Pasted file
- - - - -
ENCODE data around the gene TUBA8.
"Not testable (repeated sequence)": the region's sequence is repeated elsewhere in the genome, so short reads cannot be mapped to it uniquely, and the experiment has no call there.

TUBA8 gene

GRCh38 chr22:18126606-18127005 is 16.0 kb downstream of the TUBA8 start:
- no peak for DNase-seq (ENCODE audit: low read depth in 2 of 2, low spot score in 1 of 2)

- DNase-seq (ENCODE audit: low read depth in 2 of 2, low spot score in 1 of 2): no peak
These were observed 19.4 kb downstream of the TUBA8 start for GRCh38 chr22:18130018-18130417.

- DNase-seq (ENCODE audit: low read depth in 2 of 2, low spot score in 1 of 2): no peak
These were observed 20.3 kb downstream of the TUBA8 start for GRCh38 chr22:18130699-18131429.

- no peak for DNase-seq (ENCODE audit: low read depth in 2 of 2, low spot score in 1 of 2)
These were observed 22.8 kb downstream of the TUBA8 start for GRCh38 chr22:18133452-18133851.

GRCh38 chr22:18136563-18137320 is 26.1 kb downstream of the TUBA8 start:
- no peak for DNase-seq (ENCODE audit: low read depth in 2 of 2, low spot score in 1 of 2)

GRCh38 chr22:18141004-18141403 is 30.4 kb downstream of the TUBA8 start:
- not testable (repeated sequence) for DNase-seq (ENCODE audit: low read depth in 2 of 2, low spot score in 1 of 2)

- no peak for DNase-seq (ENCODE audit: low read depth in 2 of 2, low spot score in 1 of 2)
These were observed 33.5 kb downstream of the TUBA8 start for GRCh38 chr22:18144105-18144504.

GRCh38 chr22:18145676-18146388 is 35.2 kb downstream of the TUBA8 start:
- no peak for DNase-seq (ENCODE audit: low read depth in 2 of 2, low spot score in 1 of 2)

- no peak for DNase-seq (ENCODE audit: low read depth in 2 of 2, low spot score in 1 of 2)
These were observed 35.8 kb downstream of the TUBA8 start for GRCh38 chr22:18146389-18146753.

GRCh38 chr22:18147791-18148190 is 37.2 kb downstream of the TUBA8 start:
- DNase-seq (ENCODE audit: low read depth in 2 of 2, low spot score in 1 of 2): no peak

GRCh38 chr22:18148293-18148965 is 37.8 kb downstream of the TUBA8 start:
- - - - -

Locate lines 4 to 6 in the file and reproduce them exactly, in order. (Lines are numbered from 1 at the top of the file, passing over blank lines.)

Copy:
GRCh38 chr22:18126606-18127005 is 16.0 kb downstream of the TUBA8 start:
- no peak for DNase-seq (ENCODE audit: low read depth in 2 of 2, low spot score in 1 of 2)

- DNase-seq (ENCODE audit: low read depth in 2 of 2, low spot score in 1 of 2): no peak